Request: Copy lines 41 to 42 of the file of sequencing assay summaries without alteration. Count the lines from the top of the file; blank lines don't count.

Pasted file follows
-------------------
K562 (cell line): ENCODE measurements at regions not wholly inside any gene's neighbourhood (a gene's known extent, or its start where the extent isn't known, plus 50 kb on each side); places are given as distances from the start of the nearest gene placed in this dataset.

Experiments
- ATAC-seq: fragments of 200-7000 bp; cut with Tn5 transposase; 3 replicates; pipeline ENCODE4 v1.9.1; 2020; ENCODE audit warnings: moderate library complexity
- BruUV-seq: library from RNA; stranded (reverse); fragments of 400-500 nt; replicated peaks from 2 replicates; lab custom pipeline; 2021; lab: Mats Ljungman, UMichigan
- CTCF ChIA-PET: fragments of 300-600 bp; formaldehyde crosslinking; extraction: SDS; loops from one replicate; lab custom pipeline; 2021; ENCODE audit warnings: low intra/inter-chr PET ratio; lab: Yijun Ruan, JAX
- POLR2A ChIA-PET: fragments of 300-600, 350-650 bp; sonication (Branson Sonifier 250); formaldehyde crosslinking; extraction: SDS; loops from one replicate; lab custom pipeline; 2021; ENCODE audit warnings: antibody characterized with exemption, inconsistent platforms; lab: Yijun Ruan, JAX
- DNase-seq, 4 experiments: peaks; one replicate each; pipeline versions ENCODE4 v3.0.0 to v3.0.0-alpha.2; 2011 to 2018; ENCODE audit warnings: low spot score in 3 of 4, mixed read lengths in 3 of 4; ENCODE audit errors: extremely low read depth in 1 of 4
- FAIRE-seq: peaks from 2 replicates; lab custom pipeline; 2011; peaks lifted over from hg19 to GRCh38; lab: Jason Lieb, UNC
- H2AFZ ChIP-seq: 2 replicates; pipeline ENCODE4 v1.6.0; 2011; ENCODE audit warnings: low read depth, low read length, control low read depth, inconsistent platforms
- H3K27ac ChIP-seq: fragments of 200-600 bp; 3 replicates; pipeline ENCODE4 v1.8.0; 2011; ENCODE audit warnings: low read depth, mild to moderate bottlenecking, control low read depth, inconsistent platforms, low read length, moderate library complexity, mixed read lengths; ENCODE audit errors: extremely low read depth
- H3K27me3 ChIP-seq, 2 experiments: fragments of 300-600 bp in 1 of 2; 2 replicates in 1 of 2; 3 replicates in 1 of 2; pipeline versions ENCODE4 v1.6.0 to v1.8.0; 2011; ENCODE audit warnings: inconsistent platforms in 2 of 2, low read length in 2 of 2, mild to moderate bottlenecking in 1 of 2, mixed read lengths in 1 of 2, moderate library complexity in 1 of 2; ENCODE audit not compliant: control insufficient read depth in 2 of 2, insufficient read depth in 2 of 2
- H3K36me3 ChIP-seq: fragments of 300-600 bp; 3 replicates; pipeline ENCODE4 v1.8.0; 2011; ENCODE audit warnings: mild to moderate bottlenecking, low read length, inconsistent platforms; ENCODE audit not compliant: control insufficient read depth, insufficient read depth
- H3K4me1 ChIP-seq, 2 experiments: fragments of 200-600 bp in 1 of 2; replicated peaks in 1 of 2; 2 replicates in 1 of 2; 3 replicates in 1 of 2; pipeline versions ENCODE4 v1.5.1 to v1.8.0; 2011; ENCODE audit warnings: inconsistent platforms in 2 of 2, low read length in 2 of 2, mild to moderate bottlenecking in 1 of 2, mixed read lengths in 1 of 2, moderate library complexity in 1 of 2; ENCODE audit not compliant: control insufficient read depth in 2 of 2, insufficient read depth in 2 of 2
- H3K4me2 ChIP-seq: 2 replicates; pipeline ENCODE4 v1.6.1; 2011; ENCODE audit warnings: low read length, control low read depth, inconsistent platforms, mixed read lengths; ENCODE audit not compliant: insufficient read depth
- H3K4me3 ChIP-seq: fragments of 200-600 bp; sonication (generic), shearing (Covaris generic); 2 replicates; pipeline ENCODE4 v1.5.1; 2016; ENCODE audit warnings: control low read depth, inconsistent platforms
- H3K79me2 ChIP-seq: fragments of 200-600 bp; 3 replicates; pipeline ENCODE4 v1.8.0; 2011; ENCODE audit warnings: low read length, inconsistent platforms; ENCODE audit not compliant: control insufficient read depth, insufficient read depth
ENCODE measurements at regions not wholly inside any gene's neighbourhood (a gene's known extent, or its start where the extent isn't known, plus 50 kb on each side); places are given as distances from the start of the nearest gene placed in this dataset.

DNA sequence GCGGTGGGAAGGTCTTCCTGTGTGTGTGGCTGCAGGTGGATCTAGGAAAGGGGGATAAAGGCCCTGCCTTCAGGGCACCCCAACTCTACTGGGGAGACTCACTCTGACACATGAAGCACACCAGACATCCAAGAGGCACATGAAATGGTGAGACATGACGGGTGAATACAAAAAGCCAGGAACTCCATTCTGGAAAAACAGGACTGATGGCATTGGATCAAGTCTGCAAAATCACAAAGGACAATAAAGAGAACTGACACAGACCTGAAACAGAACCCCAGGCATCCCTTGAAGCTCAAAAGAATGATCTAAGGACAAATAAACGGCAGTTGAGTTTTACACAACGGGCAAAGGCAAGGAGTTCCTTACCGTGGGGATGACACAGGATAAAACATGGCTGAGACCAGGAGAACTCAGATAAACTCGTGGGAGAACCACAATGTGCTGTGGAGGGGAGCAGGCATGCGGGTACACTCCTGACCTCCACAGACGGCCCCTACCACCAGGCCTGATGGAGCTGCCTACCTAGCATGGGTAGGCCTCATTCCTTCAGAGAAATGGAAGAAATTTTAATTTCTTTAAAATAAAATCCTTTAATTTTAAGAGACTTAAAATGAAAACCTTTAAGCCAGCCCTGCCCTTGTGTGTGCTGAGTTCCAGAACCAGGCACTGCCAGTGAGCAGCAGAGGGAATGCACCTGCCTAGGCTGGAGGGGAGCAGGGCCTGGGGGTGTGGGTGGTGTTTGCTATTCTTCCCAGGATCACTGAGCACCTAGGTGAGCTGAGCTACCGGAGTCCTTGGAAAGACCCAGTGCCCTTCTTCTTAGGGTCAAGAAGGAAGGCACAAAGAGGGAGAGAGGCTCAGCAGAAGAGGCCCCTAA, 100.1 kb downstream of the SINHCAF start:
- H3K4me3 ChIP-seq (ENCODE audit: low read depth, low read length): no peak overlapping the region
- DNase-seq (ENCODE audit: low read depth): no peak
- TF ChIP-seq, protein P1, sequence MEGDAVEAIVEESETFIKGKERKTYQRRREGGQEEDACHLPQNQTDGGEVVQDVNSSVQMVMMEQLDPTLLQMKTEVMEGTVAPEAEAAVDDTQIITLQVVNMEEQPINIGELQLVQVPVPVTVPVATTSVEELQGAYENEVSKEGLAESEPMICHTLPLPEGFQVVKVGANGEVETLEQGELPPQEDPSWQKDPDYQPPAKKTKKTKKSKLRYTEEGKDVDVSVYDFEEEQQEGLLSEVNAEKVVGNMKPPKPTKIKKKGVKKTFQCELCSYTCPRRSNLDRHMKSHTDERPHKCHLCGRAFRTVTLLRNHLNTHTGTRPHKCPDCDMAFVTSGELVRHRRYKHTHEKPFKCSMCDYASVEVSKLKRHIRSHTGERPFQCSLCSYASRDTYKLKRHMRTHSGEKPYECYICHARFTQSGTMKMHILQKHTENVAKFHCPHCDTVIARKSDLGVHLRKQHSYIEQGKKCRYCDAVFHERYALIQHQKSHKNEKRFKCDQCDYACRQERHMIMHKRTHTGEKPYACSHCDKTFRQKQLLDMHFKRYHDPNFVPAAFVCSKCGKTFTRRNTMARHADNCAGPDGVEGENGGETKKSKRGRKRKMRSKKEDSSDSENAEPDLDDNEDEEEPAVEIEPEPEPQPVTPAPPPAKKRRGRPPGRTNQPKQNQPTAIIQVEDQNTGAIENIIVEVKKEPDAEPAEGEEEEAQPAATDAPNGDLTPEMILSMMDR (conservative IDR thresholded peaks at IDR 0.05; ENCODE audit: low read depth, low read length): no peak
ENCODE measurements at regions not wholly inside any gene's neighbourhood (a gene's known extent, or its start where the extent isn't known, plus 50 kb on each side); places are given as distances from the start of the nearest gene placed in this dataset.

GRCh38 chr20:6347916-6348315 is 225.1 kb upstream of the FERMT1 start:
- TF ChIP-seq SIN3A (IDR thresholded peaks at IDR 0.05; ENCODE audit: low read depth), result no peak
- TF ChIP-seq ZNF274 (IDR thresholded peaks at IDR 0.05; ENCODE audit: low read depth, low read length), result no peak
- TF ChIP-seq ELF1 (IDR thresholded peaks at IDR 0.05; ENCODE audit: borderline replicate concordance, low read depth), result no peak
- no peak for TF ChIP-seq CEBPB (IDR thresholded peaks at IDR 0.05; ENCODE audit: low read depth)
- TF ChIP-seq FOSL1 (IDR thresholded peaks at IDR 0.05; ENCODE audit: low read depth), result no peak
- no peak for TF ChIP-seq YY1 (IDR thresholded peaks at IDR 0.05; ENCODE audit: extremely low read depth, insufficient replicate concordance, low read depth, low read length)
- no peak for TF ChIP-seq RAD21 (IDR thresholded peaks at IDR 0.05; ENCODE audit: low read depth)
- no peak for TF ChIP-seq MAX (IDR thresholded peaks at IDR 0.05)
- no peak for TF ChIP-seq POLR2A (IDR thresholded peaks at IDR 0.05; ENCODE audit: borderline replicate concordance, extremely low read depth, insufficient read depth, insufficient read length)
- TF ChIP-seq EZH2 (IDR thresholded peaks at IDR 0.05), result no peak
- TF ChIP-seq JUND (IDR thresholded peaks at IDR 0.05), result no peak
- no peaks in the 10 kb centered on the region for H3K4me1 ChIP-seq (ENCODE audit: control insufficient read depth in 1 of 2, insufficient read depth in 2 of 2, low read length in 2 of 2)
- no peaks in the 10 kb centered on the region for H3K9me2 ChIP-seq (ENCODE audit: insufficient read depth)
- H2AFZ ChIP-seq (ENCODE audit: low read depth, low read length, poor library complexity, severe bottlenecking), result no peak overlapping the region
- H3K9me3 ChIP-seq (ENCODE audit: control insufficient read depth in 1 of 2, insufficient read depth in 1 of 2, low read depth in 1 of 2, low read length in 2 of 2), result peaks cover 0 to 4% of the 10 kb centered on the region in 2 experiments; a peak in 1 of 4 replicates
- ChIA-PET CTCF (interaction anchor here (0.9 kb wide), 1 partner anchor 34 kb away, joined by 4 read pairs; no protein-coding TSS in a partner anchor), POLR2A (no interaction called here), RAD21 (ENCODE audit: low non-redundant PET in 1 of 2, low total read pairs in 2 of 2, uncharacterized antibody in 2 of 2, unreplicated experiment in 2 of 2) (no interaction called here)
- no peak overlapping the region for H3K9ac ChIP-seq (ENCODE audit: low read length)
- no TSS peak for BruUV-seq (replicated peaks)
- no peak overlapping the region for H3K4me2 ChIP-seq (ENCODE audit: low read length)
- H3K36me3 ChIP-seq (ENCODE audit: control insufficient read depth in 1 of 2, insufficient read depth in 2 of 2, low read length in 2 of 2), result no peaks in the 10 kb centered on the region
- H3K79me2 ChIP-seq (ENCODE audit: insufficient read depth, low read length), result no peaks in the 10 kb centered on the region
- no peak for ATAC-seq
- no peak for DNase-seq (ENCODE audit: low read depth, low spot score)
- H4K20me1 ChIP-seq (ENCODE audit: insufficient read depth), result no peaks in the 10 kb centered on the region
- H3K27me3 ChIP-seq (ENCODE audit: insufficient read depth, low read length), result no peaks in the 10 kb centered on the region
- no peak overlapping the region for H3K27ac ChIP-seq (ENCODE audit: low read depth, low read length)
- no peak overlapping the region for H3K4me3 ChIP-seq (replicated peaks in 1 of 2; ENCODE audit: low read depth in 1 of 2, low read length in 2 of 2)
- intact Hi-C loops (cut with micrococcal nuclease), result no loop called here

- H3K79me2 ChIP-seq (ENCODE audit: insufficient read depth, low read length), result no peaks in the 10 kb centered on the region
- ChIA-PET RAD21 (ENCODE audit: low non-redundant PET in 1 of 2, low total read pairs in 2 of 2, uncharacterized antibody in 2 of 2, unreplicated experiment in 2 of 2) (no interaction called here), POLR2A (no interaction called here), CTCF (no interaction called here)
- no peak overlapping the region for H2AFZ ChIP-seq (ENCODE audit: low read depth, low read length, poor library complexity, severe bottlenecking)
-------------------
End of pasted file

- no TSS peak for BruUV-seq (replicated peaks)
- no peak overlapping the region for H3K4me2 ChIP-seq (ENCODE audit: low read length)